Report card revise in works

By Marlena Hartz: CNJ staff writer

Report cards for Clovis elementary students may get more detailed, according to Clovis Municipal Schools administrators.

Administrators said they are testing the water for new report cards that reflect state standards and benchmarks.

A report card revision would allow “parents to see how their children are actually performing,” CMS Director of Community Relations David Briseno said.

Clovis teachers began brainstorming new report cards last year. A pilot program to introduce revised report cards to elementary parents and teachers is also under way, according to CMS Director of Instruction Cindy Martin.

The goal is a report card that is user-friendly and informational, Martin said.

“It’s always good to keep parents informed of student progress,” Martin said.

State standards and benchmarks determine important areas of study for New Mexico students.

For instance, New Mexico graduates should: Demonstrate proficiency in the English language; develop an understanding of cultures and become competent in at least one language in addition to English; and understand and apply language arts, math, science, arts, languages, health and physical education, and career readiness, according to a sample of standards posted on the New Mexico Public Education Department Web site.

New Mexico schools should also promote positive self-concept, personal responsibility, good health, respect for the environment and democratic principles in its students, the Web site reads.

“Teachers use the standards and benchmarks as a basis for their instruction. To have the report card reflect those standards is a good thing so parents can have some kind of understanding of how their children are being assessed,” said Mesa Elementary Principal Jan Cox, who is aiding in the design of new report cards.

At some schools this year and last, pilot versions of new report cards were issued, primarily in kindergarten and first-grade, according to Martin.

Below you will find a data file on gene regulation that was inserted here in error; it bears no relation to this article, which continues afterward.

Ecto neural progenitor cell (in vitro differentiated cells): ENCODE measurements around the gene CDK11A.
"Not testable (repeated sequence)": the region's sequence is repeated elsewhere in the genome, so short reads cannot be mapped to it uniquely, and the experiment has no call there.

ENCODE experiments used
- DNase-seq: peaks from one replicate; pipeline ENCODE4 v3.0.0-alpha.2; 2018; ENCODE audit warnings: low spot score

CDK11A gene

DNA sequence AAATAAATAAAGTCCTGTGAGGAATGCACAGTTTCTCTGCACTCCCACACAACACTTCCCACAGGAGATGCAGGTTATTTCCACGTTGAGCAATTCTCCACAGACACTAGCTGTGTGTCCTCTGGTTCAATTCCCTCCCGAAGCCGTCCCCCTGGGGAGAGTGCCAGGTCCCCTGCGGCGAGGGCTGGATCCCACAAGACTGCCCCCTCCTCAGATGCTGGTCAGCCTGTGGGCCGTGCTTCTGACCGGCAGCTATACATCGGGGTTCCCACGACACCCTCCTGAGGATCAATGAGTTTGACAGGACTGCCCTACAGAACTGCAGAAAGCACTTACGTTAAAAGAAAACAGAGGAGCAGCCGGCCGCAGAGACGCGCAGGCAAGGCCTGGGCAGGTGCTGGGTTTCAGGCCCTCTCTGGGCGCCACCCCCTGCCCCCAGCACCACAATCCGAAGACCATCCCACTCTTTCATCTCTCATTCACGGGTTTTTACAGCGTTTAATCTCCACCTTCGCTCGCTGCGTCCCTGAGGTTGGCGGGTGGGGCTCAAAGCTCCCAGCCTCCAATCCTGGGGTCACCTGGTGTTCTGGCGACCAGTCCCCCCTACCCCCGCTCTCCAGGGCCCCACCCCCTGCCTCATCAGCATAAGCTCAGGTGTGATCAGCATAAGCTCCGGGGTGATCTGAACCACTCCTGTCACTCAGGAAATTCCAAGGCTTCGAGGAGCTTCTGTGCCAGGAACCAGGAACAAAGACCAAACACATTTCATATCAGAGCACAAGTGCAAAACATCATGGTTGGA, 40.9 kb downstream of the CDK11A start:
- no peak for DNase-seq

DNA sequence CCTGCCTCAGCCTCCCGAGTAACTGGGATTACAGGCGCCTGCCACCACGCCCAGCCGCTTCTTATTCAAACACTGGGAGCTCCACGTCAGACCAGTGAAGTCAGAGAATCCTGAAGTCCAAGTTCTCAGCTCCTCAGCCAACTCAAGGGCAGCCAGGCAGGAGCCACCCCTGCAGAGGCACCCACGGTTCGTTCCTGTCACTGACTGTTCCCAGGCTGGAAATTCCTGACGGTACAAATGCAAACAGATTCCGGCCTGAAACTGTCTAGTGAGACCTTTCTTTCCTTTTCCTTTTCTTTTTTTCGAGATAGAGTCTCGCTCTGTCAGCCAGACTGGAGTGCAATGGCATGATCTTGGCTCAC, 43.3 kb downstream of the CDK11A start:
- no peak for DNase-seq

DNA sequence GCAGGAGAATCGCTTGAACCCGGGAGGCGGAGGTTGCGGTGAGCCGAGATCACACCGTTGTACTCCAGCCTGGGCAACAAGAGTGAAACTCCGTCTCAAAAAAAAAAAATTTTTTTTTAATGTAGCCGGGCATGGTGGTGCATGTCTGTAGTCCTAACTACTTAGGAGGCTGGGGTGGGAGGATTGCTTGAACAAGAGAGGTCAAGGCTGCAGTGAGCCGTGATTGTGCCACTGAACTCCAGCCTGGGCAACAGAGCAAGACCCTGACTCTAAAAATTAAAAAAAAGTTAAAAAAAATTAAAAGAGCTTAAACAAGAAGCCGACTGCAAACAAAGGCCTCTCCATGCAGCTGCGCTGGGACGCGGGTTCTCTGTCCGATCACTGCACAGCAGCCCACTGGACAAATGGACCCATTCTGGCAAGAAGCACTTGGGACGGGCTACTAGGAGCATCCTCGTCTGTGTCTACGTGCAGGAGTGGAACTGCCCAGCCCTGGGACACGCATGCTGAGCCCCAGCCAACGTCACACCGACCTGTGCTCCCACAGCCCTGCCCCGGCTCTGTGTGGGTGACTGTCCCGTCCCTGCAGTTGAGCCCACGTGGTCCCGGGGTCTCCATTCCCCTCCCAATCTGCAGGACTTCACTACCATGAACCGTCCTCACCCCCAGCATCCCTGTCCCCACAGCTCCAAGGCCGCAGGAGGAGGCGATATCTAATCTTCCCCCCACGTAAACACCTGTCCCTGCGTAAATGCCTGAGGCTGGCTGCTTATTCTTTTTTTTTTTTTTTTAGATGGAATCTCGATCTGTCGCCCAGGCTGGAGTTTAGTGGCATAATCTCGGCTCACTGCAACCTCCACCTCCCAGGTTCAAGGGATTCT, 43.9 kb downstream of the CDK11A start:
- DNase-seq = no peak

Those report cards are more detailed than traditional report cards. They rate student performance in state benchmarks by proficiency: Students are rated as exceeding proficiency, proficient, at basic proficiency, nearing proficiency, or there is an indication that the benchmark has not been taught in class yet, according to CMS Superintendent Rhonda Seidenwurm.

Parental and teacher feedback on those versions was sought.

Responses varied, according to school administrators. Some parents indicated the report cards were too complex, Martin said. And some teachers indicated they were too cumbersome.

Another pilot version will be issued at certain schools Jan. 12, according to Martin.
Seidenwurm said there is no time frame for the adoption or rejection of new report cards.

“We want teachers to be comfortable with it,” she said.

Content and appearance of report cards vary from district to district because such matters are decided locally, according to New Mexico Secretary of Education Veronica Garcia.

Garcia said there has been a flurry of discussion in the state about report card revisions, but ultimately boards of education decide what report card they think is best, she said.

“I think that report cards need to reflect what students are learning. We are expecting our students to meet certain standards and benchmarks that align with tests we have the students take,” Garcia said.

Garcia said she supports report cards that “come closer to (reflecting) what we are asking our students to do in this day and age, as opposed to only a letter grade.”